There are other dynamics at work. As McGill describes while walking through the building, “I see this as one example of how a school building can be used as a learning tool for schools.” The systems dovetail with STEM, she explains, providing real-world applications in those disciplines, as well as a model that young people could use in various ways, whatever form they take, in the future.
And finally, even though Sandy Grove Middle is in North Carolina, not Missouri, there was an understandable “show me” attitude locally as plans for the facility progressed, says O’Connor. The technologies and financing, after all, are novel. Yet word around the district about the new facility is reportedly quite positive.
In an anecdotal but encouraging incident, O’Connor reports that while stopping in at a nearby convenience store for coffee recently, an area resident also in the store learned he was a teacher at Sandy Grove and said, “ ‘Oh, that’s the school that sells back the energy, right?’” Shawn answered in the affirmative, with the resident replying, “ ‘Well, I’ve lived in Hoke County for 30 years and I know a good thing when I see it.’”
Tips about using an advanced green school building:
PHOTOS BY SCOTT BERMAN
Solar Sculptures. Among many other features, the new school is served by 2,300 solar panels. The impression of a forward, pragmatic design starts before entering the building — a dramatic line of 20-foot-high passive solar panel towers lead toward the main entrance, giving the impression of a parade of functional sculptures.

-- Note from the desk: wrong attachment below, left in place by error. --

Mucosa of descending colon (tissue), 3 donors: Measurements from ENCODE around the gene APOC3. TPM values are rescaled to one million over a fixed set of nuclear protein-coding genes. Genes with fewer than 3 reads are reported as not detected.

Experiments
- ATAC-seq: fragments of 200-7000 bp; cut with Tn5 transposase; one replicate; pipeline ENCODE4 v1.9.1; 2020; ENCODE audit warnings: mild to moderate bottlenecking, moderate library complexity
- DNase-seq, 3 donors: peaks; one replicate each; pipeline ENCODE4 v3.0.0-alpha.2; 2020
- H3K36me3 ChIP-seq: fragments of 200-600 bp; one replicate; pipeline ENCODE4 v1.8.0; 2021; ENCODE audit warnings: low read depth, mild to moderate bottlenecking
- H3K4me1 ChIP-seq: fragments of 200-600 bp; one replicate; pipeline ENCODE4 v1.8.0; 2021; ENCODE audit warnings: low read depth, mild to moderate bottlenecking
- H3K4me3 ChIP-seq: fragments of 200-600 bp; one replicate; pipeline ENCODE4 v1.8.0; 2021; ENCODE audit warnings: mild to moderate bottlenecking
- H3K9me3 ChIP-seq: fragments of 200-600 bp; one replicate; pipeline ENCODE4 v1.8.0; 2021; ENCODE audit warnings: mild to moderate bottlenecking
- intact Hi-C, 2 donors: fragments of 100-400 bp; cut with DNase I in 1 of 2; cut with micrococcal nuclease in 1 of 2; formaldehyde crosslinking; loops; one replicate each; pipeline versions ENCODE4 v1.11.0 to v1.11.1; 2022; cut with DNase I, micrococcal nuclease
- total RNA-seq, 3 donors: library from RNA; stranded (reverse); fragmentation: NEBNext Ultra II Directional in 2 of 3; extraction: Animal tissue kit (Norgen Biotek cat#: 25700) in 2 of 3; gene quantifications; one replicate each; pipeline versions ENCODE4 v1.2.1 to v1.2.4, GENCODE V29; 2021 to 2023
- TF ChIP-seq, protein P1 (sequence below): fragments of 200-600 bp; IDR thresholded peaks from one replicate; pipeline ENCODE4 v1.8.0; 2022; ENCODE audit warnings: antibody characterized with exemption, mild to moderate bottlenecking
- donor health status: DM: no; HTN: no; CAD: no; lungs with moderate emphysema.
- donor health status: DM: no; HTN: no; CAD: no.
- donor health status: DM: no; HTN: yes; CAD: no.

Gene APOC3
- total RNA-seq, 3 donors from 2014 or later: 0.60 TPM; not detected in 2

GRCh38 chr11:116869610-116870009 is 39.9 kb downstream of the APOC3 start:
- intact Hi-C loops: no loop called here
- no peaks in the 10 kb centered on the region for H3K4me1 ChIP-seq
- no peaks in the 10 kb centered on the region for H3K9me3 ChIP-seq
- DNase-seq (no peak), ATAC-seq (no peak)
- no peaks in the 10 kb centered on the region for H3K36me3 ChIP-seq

- “Learn as much as you can about building upfront,” says Sandy Grove’s O’Connor — and that goes for “everyone,” including staff, custodians and students.
- Establish training procedures for staff, not only in terms of using advanced building systems, but also in how to communicate about the building and its systems with the surrounding community, with other educators, and with media, which may also be interested.
- Monitor and reinforce best practices and behaviors — energy efficiency and sustainability are not just about automatic systems, but also in being proactive. Remember that it’s an ongoing process.
- Be vigilant. Point out any problems with a building feature or system. Nip such problems in the bud, urges McGill, who adds, “Don’t allow things to build up.”
- Provide transparency: Let the community in — on the facts, the vision, the plan, the features, the construction, and the completed building.
To see Sandy Grove’s real-time building dashboard, visit buildingdashboard.net/hcs/#/hcs/sandygrove.
This article originally appeared in the August 2014 issue of School Planning & Management.